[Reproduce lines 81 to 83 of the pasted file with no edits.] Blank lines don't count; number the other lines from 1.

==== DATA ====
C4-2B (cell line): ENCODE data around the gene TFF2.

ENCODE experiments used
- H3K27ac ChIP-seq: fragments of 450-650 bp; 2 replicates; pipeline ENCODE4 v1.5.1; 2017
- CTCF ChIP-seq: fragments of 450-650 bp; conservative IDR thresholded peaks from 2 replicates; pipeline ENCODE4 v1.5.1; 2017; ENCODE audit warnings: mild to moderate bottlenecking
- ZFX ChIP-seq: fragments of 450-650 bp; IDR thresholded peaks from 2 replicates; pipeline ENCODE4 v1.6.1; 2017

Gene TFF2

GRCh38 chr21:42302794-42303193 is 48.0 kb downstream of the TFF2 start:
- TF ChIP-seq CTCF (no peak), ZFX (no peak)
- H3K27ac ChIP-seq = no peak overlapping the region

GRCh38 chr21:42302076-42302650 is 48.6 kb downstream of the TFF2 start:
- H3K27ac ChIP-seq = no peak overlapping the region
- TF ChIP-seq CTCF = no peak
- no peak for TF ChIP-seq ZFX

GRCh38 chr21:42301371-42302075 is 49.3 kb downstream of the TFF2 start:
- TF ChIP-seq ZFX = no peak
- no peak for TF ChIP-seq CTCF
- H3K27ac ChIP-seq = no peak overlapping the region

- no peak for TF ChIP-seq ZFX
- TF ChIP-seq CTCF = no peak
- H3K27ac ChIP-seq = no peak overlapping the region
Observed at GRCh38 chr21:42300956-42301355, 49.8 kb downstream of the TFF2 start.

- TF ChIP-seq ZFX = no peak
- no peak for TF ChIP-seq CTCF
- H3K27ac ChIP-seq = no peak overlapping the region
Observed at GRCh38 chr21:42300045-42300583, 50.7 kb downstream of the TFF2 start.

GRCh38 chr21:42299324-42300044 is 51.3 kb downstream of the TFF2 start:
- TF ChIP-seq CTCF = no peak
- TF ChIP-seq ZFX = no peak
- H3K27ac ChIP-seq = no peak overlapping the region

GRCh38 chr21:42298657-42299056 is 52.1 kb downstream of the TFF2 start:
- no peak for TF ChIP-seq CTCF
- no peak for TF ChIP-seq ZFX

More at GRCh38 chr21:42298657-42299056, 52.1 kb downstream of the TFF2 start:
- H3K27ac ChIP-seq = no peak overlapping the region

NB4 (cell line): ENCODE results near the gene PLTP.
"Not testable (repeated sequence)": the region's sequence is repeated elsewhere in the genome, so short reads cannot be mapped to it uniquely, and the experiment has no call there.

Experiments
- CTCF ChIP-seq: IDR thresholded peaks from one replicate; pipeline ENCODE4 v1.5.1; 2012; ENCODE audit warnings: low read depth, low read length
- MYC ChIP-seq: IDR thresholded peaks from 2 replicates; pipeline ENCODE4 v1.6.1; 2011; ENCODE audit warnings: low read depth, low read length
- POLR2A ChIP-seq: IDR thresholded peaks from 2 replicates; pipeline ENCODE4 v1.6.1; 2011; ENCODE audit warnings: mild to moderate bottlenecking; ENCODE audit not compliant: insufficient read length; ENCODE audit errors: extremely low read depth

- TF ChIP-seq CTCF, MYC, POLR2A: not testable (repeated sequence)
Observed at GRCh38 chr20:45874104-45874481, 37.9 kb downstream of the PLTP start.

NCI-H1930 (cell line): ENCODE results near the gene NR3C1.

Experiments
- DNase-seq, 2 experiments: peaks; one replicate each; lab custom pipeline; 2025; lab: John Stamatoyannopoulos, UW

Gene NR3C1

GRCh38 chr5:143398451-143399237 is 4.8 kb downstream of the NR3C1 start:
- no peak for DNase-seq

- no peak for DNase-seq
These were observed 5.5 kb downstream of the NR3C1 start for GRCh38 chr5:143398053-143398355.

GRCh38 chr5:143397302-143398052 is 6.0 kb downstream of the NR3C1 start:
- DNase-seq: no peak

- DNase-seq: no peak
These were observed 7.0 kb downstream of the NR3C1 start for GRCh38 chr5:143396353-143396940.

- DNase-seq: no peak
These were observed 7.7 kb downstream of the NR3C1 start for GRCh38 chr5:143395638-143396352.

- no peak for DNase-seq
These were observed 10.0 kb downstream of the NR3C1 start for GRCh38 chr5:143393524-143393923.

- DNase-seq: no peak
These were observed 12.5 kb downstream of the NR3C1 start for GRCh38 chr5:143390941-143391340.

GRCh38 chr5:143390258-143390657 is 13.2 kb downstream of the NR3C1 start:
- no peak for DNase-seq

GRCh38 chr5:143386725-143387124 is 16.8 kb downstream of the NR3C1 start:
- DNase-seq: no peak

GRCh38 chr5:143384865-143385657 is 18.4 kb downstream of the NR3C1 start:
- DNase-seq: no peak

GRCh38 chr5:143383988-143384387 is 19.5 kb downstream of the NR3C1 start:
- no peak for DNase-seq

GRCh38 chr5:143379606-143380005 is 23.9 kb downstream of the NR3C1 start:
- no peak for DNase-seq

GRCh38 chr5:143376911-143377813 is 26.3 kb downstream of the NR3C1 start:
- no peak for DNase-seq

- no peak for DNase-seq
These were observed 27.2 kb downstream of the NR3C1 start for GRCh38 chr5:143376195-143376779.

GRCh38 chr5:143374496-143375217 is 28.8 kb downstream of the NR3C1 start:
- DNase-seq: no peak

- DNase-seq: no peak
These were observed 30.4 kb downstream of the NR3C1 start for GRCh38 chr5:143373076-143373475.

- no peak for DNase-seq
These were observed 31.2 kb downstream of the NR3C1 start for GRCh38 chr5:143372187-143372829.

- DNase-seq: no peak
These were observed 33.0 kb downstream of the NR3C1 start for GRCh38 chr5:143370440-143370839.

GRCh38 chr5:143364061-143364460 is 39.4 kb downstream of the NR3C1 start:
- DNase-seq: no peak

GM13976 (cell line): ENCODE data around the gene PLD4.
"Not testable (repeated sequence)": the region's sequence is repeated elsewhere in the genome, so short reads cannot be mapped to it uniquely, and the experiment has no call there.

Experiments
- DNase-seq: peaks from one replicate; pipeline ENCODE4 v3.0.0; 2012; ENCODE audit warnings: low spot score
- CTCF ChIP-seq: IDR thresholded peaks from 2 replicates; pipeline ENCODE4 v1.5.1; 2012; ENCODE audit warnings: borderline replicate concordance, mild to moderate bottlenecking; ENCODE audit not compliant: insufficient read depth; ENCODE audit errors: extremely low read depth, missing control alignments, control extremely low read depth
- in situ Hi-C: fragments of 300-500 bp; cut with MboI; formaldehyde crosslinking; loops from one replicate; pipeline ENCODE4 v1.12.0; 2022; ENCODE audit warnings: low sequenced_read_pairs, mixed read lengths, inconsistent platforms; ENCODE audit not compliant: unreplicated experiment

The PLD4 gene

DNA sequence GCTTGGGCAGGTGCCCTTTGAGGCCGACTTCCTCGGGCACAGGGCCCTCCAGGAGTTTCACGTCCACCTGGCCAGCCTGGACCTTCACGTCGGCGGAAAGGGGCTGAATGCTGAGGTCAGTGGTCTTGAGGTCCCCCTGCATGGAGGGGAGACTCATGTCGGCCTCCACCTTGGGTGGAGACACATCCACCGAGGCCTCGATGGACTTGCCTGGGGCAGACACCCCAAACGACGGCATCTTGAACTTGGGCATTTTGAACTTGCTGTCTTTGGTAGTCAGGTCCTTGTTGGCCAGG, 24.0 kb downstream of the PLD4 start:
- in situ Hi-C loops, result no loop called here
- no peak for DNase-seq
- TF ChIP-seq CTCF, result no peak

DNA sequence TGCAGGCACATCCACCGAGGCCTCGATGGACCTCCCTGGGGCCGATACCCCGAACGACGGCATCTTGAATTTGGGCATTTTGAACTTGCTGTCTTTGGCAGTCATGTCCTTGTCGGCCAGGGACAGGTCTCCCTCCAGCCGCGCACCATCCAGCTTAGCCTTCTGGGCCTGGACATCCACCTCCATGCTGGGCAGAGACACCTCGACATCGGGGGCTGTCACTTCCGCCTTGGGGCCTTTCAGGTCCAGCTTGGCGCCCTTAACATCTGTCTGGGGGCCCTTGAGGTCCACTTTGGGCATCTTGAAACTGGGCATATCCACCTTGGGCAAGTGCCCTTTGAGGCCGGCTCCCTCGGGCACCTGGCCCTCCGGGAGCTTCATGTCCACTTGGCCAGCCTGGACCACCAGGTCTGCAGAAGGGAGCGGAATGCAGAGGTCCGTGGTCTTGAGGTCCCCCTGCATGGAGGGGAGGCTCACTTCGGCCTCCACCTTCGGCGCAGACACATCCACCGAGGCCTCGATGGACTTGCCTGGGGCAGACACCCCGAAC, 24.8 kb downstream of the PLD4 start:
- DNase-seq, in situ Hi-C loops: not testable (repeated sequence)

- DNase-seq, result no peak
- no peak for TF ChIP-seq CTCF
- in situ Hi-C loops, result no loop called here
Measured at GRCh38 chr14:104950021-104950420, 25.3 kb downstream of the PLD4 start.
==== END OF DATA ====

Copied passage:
- DNase-seq: no peak
These were observed 33.0 kb downstream of the NR3C1 start for GRCh38 chr5:143370440-143370839.

GRCh38 chr5:143364061-143364460 is 39.4 kb downstream of the NR3C1 start: